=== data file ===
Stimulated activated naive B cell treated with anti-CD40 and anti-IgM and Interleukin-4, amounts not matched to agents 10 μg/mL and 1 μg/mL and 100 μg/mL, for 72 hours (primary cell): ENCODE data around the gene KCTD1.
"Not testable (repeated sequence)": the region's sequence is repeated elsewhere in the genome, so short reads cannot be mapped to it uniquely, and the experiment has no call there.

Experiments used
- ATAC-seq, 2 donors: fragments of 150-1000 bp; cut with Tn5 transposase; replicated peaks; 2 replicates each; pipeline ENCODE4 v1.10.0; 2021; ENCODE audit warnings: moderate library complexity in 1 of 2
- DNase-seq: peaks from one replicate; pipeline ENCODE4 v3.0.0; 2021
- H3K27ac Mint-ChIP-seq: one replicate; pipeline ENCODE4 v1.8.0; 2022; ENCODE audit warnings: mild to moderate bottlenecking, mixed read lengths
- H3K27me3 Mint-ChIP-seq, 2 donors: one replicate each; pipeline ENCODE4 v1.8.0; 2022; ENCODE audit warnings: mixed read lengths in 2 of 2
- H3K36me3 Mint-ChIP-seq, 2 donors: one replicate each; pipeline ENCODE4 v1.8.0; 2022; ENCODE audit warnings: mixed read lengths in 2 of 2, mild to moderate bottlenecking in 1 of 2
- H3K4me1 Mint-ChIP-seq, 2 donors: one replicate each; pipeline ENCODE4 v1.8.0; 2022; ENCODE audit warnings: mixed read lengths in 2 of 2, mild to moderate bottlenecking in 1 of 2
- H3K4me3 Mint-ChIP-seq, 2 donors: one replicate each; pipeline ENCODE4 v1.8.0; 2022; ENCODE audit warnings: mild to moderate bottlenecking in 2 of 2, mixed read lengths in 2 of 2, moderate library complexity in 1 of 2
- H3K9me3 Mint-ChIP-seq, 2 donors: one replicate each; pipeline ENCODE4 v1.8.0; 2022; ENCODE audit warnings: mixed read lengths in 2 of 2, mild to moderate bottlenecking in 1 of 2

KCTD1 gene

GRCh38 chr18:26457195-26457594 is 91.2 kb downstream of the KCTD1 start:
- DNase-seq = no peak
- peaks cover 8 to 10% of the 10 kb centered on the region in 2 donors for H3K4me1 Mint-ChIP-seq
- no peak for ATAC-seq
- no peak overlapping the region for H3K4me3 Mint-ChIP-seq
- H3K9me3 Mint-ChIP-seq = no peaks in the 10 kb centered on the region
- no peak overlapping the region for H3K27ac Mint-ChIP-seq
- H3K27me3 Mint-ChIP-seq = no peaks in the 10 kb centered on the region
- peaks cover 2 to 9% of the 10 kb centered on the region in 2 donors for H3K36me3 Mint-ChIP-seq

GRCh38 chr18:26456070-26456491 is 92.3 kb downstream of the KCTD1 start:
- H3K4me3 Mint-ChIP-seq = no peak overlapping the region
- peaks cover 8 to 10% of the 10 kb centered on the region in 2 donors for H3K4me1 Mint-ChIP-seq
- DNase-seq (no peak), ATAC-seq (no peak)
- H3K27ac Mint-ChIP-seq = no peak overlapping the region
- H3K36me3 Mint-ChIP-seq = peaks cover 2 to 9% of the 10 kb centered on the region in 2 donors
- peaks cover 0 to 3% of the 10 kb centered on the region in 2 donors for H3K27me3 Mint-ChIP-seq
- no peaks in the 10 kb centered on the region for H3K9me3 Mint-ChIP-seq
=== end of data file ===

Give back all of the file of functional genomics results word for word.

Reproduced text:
Stimulated activated naive B cell treated with anti-CD40 and anti-IgM and Interleukin-4, amounts not matched to agents 10 μg/mL and 1 μg/mL and 100 μg/mL, for 72 hours (primary cell): ENCODE data around the gene KCTD1.
"Not testable (repeated sequence)": the region's sequence is repeated elsewhere in the genome, so short reads cannot be mapped to it uniquely, and the experiment has no call there.

Experiments used
- ATAC-seq, 2 donors: fragments of 150-1000 bp; cut with Tn5 transposase; replicated peaks; 2 replicates each; pipeline ENCODE4 v1.10.0; 2021; ENCODE audit warnings: moderate library complexity in 1 of 2
- DNase-seq: peaks from one replicate; pipeline ENCODE4 v3.0.0; 2021
- H3K27ac Mint-ChIP-seq: one replicate; pipeline ENCODE4 v1.8.0; 2022; ENCODE audit warnings: mild to moderate bottlenecking, mixed read lengths
- H3K27me3 Mint-ChIP-seq, 2 donors: one replicate each; pipeline ENCODE4 v1.8.0; 2022; ENCODE audit warnings: mixed read lengths in 2 of 2
- H3K36me3 Mint-ChIP-seq, 2 donors: one replicate each; pipeline ENCODE4 v1.8.0; 2022; ENCODE audit warnings: mixed read lengths in 2 of 2, mild to moderate bottlenecking in 1 of 2
- H3K4me1 Mint-ChIP-seq, 2 donors: one replicate each; pipeline ENCODE4 v1.8.0; 2022; ENCODE audit warnings: mixed read lengths in 2 of 2, mild to moderate bottlenecking in 1 of 2
- H3K4me3 Mint-ChIP-seq, 2 donors: one replicate each; pipeline ENCODE4 v1.8.0; 2022; ENCODE audit warnings: mild to moderate bottlenecking in 2 of 2, mixed read lengths in 2 of 2, moderate library complexity in 1 of 2
- H3K9me3 Mint-ChIP-seq, 2 donors: one replicate each; pipeline ENCODE4 v1.8.0; 2022; ENCODE audit warnings: mixed read lengths in 2 of 2, mild to moderate bottlenecking in 1 of 2

KCTD1 gene

GRCh38 chr18:26457195-26457594 is 91.2 kb downstream of the KCTD1 start:
- DNase-seq = no peak
- peaks cover 8 to 10% of the 10 kb centered on the region in 2 donors for H3K4me1 Mint-ChIP-seq
- no peak for ATAC-seq
- no peak overlapping the region for H3K4me3 Mint-ChIP-seq
- H3K9me3 Mint-ChIP-seq = no peaks in the 10 kb centered on the region
- no peak overlapping the region for H3K27ac Mint-ChIP-seq
- H3K27me3 Mint-ChIP-seq = no peaks in the 10 kb centered on the region
- peaks cover 2 to 9% of the 10 kb centered on the region in 2 donors for H3K36me3 Mint-ChIP-seq

GRCh38 chr18:26456070-26456491 is 92.3 kb downstream of the KCTD1 start:
- H3K4me3 Mint-ChIP-seq = no peak overlapping the region
- peaks cover 8 to 10% of the 10 kb centered on the region in 2 donors for H3K4me1 Mint-ChIP-seq
- DNase-seq (no peak), ATAC-seq (no peak)
- H3K27ac Mint-ChIP-seq = no peak overlapping the region
- H3K36me3 Mint-ChIP-seq = peaks cover 2 to 9% of the 10 kb centered on the region in 2 donors
- peaks cover 0 to 3% of the 10 kb centered on the region in 2 donors for H3K27me3 Mint-ChIP-seq
- no peaks in the 10 kb centered on the region for H3K9me3 Mint-ChIP-seq